An unexpectedly sharp drop in subscribers has Netflix considering changes to its service that it has long resisted: Minimising password sharing and creating a low-cost subscription supported by advertising.
The looming changes announced today are designed to help Netflix regain momentum it’s lost over the past year. Pandemic-driven lockdowns that drove binge-watching have lifted while deep-pocketed rivals such as Apple and Walt Disney began to chip away at its vast audience with their own streaming services.
Netflix’s customer base fell by 200,000 subscribers during the January-March quarter, the first contraction it’s seen since the streaming service became available throughout most of the world outside of China six years ago. The drop stemmed in part from Netflix’s decision to withdraw from Russia to protest against the war against Ukraine, resulting in a loss of 700,000 subscribers. Netflix projected a loss of another two million subscribers in the current April-June quarter.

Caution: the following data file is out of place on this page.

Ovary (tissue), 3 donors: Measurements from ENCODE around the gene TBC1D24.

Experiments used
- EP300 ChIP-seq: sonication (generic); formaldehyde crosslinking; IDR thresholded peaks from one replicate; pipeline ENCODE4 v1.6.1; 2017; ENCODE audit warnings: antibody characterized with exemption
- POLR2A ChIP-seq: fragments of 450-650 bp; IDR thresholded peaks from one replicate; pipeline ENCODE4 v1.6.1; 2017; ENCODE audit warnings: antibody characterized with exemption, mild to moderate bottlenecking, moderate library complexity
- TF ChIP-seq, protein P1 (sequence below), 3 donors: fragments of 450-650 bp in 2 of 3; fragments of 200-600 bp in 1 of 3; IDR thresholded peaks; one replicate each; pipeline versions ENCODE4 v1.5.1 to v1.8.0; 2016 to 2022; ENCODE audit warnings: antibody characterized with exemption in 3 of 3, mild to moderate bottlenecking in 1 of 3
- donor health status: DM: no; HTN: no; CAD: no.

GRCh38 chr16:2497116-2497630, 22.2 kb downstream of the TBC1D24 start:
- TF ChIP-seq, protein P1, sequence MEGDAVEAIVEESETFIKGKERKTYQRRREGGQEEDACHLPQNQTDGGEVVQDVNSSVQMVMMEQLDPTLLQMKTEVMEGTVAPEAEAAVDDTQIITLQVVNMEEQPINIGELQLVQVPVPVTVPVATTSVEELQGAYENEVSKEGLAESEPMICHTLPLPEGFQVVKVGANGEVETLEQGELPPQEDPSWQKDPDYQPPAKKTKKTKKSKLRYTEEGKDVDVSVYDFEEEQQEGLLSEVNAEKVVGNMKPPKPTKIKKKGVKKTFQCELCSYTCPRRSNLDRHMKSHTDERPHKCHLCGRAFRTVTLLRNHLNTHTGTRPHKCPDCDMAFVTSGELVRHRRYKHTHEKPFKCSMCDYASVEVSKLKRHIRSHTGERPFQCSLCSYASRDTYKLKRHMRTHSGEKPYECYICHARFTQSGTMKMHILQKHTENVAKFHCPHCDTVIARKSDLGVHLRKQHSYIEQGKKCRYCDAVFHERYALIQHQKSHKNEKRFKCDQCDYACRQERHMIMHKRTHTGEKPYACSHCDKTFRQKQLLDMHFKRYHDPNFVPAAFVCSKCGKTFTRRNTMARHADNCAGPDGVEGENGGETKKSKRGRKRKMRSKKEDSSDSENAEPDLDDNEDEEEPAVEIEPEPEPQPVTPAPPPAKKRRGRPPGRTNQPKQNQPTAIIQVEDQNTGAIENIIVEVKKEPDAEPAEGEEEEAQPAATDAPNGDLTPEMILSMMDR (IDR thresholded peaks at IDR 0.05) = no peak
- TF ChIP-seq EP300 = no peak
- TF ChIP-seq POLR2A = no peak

The erosion, coming off a year of progressively slower growth, has rattled another key constituency for Netflix — its shareholders. After revealing its disappointing performance, Netflix shares plunged by more than 25 per cent in extended trading. If the stock drop extends into Wednesday’s regular trading session, Netflix shares will have lost more than half of their value so far this year — wiping out about US$150 billion in shareholder wealth in less than four months. Aptus Capital Advisors analyst David Wagner said it’s now clear that Netflix is grappling with an imposing challenge. “They are in no-(wo) man’s land,” Wagner wrote in a research note today.